Dark Castle Entertainment
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Dark Castle Entertainment
Dark Castle Entertainment
Production company
Industry Motion pictures
Founded 1999
Founder Joel Silver
Robert Zemeckis
Jared Bush
Key people
Susan Downey
Steve Richards
Parent Silver Pictures

Dark Castle Entertainment is an American film production label and a division of Silver Pictures, a production house formerly affiliated with Warner Bros. It was formed in 1999 by Joel Silver, Robert Zemeckis, and Gilbert Adler. Susan Downey was the Vice President of Development until February 2009, a term running congruent to her tenure as a VP of Production at parent company Silver Pictures.

Dark Castle Entertainment's name pays homage to William Castle, a horror filmmaker from the 1950s and 1960s. When first formed, the goal was to remake Castle's horror films (very similar to another production company, Platinum Dunes). After two remakes, it moved on to producing original material, along with remakes of non-Castle films. Starting with RocknRolla, the company began producing films in genres other than horror. While most of the company's films were initially poorly reviewed by critics, their 2009 film Splice eventually received better reviews.

Dark Castle Entertainment originally acquired the US rights to The Loft, as they did for Splice, with the intention of releasing the film through Warner Bros. When Joel Silver moved his office to Universal, he took Dark Castle, and the film, with him. Universal planned to release the film on August 29, 2014, but the studio pulled it from the schedule in favor of As Above, So Below. Universal and Dark Castle dropped the film, which was then picked up by Open Road Films and released on January 30, 2015.[1][2][3][4]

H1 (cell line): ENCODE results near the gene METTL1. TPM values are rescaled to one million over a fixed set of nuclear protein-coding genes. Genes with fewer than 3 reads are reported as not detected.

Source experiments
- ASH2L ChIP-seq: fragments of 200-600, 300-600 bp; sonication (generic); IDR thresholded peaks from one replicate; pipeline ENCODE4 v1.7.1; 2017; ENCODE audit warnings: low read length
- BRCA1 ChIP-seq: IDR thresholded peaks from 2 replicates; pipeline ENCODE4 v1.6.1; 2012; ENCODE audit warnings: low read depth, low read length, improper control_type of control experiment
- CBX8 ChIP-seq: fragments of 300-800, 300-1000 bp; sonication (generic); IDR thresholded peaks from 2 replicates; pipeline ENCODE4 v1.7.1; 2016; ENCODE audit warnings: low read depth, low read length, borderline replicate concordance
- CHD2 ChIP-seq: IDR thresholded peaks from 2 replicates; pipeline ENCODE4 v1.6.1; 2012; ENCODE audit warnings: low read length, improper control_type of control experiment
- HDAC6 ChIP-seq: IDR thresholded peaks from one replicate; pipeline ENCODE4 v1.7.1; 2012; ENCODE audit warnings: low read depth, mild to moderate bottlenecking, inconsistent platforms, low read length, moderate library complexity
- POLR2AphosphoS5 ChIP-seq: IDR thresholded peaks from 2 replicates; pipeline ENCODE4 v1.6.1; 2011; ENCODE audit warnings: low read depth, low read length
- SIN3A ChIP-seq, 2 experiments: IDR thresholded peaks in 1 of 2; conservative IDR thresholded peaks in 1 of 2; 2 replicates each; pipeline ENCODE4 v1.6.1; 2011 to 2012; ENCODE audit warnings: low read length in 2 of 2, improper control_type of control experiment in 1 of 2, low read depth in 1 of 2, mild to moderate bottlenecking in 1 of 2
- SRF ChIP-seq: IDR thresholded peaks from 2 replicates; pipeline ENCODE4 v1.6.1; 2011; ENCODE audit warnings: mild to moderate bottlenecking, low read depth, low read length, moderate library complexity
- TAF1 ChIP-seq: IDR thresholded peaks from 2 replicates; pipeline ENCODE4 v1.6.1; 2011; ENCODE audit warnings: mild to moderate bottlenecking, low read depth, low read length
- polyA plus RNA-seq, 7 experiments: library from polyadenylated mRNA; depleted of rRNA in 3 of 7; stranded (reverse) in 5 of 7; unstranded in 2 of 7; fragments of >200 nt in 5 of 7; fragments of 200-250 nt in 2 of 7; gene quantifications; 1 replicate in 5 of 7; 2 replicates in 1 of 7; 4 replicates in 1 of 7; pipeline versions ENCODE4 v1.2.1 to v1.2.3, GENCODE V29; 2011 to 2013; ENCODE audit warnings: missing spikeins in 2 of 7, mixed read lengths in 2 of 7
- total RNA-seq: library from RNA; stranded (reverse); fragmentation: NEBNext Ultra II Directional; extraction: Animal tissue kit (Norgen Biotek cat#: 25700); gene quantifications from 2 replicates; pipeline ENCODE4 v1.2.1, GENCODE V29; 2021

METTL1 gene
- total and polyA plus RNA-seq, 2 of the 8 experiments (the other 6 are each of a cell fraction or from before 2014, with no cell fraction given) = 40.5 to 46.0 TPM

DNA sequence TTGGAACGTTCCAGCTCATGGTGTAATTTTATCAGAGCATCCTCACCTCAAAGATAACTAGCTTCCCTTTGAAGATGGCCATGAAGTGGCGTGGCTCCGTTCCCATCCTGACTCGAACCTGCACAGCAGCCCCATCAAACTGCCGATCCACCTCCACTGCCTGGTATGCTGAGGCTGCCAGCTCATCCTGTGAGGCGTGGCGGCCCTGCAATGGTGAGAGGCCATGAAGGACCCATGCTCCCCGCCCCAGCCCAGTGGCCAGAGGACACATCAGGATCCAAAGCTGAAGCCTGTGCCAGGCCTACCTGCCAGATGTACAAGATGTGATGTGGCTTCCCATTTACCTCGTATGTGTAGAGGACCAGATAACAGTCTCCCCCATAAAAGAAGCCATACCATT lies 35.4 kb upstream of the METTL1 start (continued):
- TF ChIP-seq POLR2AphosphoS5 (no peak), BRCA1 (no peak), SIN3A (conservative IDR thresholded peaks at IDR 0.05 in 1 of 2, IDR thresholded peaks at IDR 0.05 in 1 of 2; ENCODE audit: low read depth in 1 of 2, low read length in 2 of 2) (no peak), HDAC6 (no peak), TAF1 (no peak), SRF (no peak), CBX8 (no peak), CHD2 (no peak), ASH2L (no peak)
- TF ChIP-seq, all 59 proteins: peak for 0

Jason Blum reportedly has spoken to Silver twice about doing a co-production with Blumhouse Productions for Universal to distribute, but have yet to find the right project.[5]

Filmography of Dark Castle Entertainment

Lifetime grosses

Year Film Budget Domestic Box Office Foreign Box Office Total US DVD sales Total (with DVD sales)
1999 House on Haunted Hill $37 M. $40,846,082[6] $3,515,228 (A) $44,361,370 N/A N/A
2001 Thirteen Ghosts $42 M. $41,867,960[7] $26,600,000[8] $68,467,960 N/A N/A
2002 Ghost Ship $20 M. $30,113,491[9] $38,236,393[9] $68,349,884 N/A N/A
2003 Gothika $40 M. $59,694,580[10] $81,896,744[10] $141,591,324 N/A N/A
2005 House of Wax $40 M. $32,064,800[11] $36,701,321[11] $68,766,121 N/A N/A
2007 The Reaping $40 M. $25,126,214[12] $37,644,845[12] $62,771,059 $19,784,364[13] $82,555,423
2008 RocknRolla $15 M. $5,700,626[14] $20,027,463 $25,728,089 $7,400,623[15] $33,139,638
2009 Orphan $20 M. $41,596,251[16] $36,741,122[16] $78,337,373 $12,250,443[16] $90,587,816
2009 Whiteout $35 M. $10,275,638[17] $7,565,229[17] $17,840,867 $3,192,934 [18] $21,033,801
2009 Ninja Assassin $50 M. $38,122,883[19] $23,471,000 $61,593,883 $13,841,623 [20] $75,435,506
2010 The Losers $25 M. $23,591,432[21] $5,385,903 $28,977,335 $6,462,496 [22] $35,439,831
2010 Splice $30 M. $17,010,170[23] $6,964,022 $23,974,192 $3,695,686 $27,669,878
Budget Overall Total US DVD Sales Total
374M $646,033,429 $62,932,483 $708,000,000

(A) Indicates minimum, as that is only two countries totals merged.

See also

References


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